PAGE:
On Wednesday, January 29, 2014, the Hualapai Nation announced a new tour offering of an upstream excursion of the Colorado River in Grand Canyon beginning this March.
A representative of the Hualapai Tribe stated that while they did not have full information about the tour at this time, the proposed tour will start at the Hualapai Lodge at Peach Springs, Arizona, and involve a 45 minute bus ride to the Colorado River at the mouth of Diamond Creek at river mile 226. Tour participants will then load blue pontoon boats, don lifejackets, and proceed up the Colorado River “about three miles,” according to a spokesperson.
According to representatives of Grand Canyon National Park contacted by RRFW, the Park was unaware of the new Hualapai tour until reading about it in the Hualapai Press Release. Park officials were quick to note that no up-running is allowed above Separation Rapid. Park Service representatives have contacted officials with the Hualapai Tribe and are awaiting additional information regarding details of the new excursion.
The northern boundary of the Hualapai Nation goes to-and-along the south bank of the Colorado River in Grand Canyon, following 109 miles of the Colorado River between river mile 165 and 274. While the reservation boundary follows the edge of the Colorado River, the Grand Canyon Enlargement Act of 1975 gave the National Park Service exclusive jurisdiction to manage all activities that occur on the entire 277 miles of the Colorado River in the Grand Canyon.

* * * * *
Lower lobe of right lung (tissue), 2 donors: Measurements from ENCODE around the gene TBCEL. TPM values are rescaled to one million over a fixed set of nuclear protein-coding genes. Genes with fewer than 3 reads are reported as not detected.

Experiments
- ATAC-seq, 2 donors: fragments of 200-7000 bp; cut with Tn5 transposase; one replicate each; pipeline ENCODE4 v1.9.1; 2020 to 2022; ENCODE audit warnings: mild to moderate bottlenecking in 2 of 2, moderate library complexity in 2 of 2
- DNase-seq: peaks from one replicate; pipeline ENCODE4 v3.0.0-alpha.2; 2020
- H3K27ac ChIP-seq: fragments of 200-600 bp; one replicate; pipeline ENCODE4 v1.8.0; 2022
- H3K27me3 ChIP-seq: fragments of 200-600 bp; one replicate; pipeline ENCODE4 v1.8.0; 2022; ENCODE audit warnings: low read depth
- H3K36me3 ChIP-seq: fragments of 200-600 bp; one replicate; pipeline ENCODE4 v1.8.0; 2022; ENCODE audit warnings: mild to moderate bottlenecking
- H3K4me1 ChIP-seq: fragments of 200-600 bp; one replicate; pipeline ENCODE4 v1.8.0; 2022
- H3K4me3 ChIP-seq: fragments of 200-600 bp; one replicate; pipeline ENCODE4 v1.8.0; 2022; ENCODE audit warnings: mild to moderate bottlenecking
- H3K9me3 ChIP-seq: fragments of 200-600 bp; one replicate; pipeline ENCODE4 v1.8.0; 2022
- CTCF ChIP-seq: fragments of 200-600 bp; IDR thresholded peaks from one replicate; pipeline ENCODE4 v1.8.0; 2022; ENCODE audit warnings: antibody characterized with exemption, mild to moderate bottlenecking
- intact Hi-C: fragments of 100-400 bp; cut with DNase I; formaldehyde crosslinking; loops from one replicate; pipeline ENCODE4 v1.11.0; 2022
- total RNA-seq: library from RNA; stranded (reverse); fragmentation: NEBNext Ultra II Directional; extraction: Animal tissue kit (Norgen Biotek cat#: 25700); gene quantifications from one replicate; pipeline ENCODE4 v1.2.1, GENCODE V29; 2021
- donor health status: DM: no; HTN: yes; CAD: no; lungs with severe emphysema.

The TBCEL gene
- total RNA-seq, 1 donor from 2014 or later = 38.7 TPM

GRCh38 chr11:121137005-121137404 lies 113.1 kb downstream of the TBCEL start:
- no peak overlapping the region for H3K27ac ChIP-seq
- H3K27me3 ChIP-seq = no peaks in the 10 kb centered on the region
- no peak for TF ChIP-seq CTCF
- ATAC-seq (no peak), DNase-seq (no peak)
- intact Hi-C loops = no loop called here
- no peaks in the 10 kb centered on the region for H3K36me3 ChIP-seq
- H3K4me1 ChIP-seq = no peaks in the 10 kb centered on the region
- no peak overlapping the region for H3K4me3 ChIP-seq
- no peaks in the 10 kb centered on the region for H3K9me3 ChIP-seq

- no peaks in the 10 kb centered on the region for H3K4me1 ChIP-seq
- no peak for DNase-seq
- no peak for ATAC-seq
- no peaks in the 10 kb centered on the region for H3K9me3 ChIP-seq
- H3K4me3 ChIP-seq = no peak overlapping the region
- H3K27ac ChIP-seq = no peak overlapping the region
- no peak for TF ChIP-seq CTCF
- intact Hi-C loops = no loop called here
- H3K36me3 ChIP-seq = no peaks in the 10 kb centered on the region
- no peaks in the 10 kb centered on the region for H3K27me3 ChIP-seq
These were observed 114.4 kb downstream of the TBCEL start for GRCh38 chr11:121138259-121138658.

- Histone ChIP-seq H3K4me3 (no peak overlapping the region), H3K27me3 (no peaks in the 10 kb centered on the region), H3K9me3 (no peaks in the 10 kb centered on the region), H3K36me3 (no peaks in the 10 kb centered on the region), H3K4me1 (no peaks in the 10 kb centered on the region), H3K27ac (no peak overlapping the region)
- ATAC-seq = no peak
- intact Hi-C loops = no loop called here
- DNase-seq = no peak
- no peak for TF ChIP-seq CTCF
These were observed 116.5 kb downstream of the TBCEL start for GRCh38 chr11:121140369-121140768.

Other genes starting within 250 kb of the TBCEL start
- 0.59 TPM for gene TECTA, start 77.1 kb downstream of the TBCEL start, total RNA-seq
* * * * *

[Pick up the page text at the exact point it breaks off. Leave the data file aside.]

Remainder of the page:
Running motorized boats up the Colorado River in Grand Canyon above Separation Canyon at river mile 240 was banned in the 1960’s by the National Park Service for safety reasons and has not been allowed, outside of emergencies, for over 50 years.
Since the passage of the Wilderness Act in 1974, Grand Canyon National Park has managed the Colorado River in Grand Canyon for its wilderness qualities, even though Grand Canyon National Park has no congressionally designated wilderness.
In 2006, Grand Canyon National Park completed a contentious Colorado River Management Plan that reaffirmed the earlier ban and does not allow any motorized up-running of the Colorado River above Separation Rapid.
“This is a completely new motorized recreational activity in Grand Canyon National Park, and for it to occur during the 50th anniversary of the Wilderness Act would be devastating” said Tom Martin, Co-Director of River Runners for Wilderness. “We support Grand Canyon National Park Superintendent David Uberuaga’s firm stance to uphold resource protection of Grand Canyon National Park and continue the prohibition of this activity.”
The uprun tour would include a stop near petroglyphs that will require a short walk to view, though photos will not be allowed. The tour will then proceed downriver, back to Diamond Creek, where a bus would take participants back to Peach Springs.
Hualapai River Runners is not taking bookings for this new tour at this time, and is encouraging anyone interested in participating to call back in mid-March for cost and booking availability.
The Hualapai Announcement may be found here: